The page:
Energy & Mining

A Greener Path

Jamaica is simultaneously working to develop a strong renewable generation matrix while also searching for oil off its coasts.

With weather patterns worsening in the Caribbean every year, greater concern is emerging for issues of environmental protection and economic sustainability within the energy sector. Jamaican officials are not sitting idle, with Prime Minister Andrew Holness stating in November 2017 that Jamaica had the potential and goal to produce half of its electricity from renewable energy in the mid term. While touring BMR Jamaica’s wind farm, the biggest private-sector wind farm in the country, launched in 2016 and with an installed capacity of 36MW, Holness stated that the government is already working on a national plan to harness the country’s potential for renewable power generation, particularly wind and solar power solutions. Jamaica today remains overwhelmingly dependent on fossil fuels for its energy needs, with refined and crude petroleum accounting for almost 20% of its imports. Beyond environmental preservation, renewables could come to represent a considerable economic benefit for the country as well.

Moving wheels
While Jamaica’s renewable energy opportunities have been slow to materialize in recent years, according to the Minister of Science, Energy and Technology Dr. Andrew Wheatley, the country is on track to fulfill its goal of sourcing 30% of its energy consumption from renewable sources by 2030. As of the end of 2016, 10.5% of the country’s power was sourced from clean sources, with 80.6MW being added in 2016, 20MW from Content Solar’s new solar park, 24MW from the Wigton III wind farm, and 36.6MW from Blue Mountain Renewables Limited’s wind park.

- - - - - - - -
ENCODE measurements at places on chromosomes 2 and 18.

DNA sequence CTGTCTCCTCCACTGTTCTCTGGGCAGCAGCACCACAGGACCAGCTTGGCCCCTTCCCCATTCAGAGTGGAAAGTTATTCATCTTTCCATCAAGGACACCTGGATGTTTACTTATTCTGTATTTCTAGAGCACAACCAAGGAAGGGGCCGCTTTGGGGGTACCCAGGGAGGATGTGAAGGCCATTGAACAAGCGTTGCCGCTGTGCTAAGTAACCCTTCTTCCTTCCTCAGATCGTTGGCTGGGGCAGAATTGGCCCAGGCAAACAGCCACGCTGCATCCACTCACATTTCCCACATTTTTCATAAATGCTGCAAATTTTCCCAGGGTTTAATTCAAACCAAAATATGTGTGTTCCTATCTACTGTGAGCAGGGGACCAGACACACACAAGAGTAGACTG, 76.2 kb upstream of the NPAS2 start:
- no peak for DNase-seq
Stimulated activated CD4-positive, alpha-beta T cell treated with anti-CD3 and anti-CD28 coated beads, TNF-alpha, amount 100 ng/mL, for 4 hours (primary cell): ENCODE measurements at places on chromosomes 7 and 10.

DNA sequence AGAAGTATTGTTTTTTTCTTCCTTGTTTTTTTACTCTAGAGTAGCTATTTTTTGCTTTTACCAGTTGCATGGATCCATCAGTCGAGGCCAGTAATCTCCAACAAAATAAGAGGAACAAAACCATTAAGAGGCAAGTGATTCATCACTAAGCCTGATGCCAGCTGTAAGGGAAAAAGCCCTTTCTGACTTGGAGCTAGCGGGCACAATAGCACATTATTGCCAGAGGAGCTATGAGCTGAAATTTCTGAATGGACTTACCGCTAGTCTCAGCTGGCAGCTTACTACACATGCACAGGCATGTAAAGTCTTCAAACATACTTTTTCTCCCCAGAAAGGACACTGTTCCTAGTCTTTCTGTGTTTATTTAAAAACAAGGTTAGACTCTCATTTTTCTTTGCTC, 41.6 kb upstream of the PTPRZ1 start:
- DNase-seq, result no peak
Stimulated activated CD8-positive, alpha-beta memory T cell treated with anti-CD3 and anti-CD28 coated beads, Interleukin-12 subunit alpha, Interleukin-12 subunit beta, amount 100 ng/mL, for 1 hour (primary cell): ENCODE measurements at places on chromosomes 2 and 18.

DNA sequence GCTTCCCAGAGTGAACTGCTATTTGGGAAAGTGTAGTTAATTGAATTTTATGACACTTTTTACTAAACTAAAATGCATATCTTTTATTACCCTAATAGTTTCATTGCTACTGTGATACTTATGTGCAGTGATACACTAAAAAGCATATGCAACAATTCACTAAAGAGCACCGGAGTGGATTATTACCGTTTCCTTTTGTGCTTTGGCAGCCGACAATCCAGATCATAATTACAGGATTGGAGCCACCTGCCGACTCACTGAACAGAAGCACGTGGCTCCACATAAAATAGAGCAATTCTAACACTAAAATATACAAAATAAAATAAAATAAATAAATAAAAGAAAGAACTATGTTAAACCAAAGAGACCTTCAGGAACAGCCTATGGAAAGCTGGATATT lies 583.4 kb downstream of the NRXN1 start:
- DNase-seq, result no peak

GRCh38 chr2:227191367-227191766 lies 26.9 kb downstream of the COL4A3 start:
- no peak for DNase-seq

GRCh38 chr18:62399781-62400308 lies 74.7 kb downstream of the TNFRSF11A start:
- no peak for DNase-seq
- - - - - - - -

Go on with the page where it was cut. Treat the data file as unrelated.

Furthermore, in September 2017, the Jamaica Public Service (JPS) signed a power purchasing agreement with Eight Rivers Energy Company for the development of a 37-MW photovoltaic plant in Westmoreland. The 20-year long agreement will ensure the project’s economic viability and represents only the second-ever such agreement between the JPS and a photovoltaic development, after the one signed with WRB. The project will be developed on 80ha of land and create between 200 and 300 jobs during the construction phase, which is expected to be concluded by mid-2018.
Jamaica Public Service (JPS) has been a particularly important player in pushing for renewable energy developments. In talks with TBY, Emanuel DaRosa, President and CEO of JPS, expressed his vision: “In 10 years, I see half of Jamaica’s energy coming from renewable sources, such as hydro, wind, and waste energy; this is our goal and objective, which is higher than the vision 2030 target.” However, he evidences the economic and social challenges related to these endeavors. “Looking at implementation of renewables, we cannot forget the cost of electricity. There will be environmental benefits as well as cost implications that we simply cannot afford here. For instance, achieving some of the goals of the country—even 30%—would require something in the order of at least USD1 billion in investment. If we could achieve renewables that come in at or below the marginal cost of the existing generation, this would imply no rate increases to customers to implement the renewables. Implementing renewables at any cost is not an option.”

Funding the future

In November 2017, the Jamaican government announced the signing of a USD15-million loan-agreement with the Inter-American Development Bank (IDB) aimed at supporting the implementation of the Energy Management and Efficiency Programme (EMEP), a document designed to promote energy consumption efficiency and a reduction in fossil fuel dependency in the transport sector as well as the overall reduction of CO2 emissions. The whole program will cost USD30 million, with the remaining financing coming from the Japan International Cooperation Agency (JICA).